8. ad·u·la·to·ry /ˈaj(ə)ləˌtôrē/ adjective adjective: adulatory excessively praising or admiring. "an adulatory review" I'd imagine you could "give and adulatory review" OF a dead person. We do that all the time.
  9. Totally disagree. Actually even in the 1st century in a Christian congregation no matter where you were any local government would have likely executed the wife who murdered her children, so the fact that today she's not a corpse wouldn't change the principle that she should be dead. Slicing and dicing this like "she's still alive ..duuuhh! you can't get remarried" reminds me of Jesus who condemned the religious leaders of his day who'd make loopholes to avoid fulfilling the principles behind the law.
  10. You spend a lot of time worrying about other people's affairs. I think you'd be better off looking in the mirror.
  11. Why do you spend so much energy worrying about the affairs of other people?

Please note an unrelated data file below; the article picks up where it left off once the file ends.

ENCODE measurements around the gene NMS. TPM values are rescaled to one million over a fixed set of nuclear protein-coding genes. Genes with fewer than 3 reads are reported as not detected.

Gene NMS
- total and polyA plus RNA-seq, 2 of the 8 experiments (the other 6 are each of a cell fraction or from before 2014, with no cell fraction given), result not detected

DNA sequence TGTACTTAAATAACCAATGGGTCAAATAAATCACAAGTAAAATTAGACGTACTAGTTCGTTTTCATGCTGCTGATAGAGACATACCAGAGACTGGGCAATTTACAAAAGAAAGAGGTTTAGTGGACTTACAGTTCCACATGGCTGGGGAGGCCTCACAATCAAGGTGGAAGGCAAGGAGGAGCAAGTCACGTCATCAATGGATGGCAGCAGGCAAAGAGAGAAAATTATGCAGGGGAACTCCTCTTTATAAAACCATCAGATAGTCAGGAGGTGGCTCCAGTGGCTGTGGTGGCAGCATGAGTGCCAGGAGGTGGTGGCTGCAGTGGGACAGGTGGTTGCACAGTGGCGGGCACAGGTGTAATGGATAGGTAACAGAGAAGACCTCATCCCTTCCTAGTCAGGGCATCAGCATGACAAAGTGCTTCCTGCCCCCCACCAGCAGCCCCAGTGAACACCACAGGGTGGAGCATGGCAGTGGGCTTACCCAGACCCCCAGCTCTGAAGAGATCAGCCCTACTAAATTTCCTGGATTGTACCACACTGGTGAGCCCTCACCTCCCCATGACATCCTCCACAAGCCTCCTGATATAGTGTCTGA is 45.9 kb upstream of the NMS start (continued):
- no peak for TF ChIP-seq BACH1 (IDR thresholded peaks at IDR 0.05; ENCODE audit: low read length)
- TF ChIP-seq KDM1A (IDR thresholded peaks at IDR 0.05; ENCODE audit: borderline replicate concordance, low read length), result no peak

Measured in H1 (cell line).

12. People invariably relate experiences both good and bad. If you happen to have been in the same room as the event being reported, you have greater credibility with yourself if you agree with the judgment that it's "good" or "bad" because you were present. Of course this doesn't mean that your judgment is correct. A third person or even a fourth of fifth person might disagree. Eyewitness testimony isn't very good. This is why the police interview everyone they can when investigating a crime. No one expects the testimony to be consistent or correct. It's more like plotting points on a graph. The more points plotted, the more likely you have an accurate picture of a given graphed function. On the other hand it's important that the eyewitnesses not have time to rehearse their testimony or time to synchronize their testimony with those of others. Actual footage of an event from multiple angles is best and if you can also get audio that adds value. A person's attitude, their previous experiences and the things they believe to be true and righteous vary and this is true even among Jehovah's Witnesses. Now on the synchronization side of things we can see that people quite naturally seek out others who see things the way they do and are not particularly pleased if there isn't agreement. I see the grumbling lot not as liars, but as those who as a result of various factors has chosen to play a different movie of the annoying events in their lives and with a different music track to these events. I remember reading in a book somewhere that in a relationship the more things you have in common (as long as these are positive things) the better. I'm talking about a value system as well more importantly. But, they countered that having identical values isn't sufficient as it needs to be determined how these values rank in relation to each other. In a scarce or competing resource situation, how will these things be prioritized? Some people are more "feelings" oriented and if something doesn't feel right, even if it is right it isn't enough for them and this is why you have to dig deep and see what it is in your own mind (because we all have feelings) that feels right or doesn't feel right and really figure out why.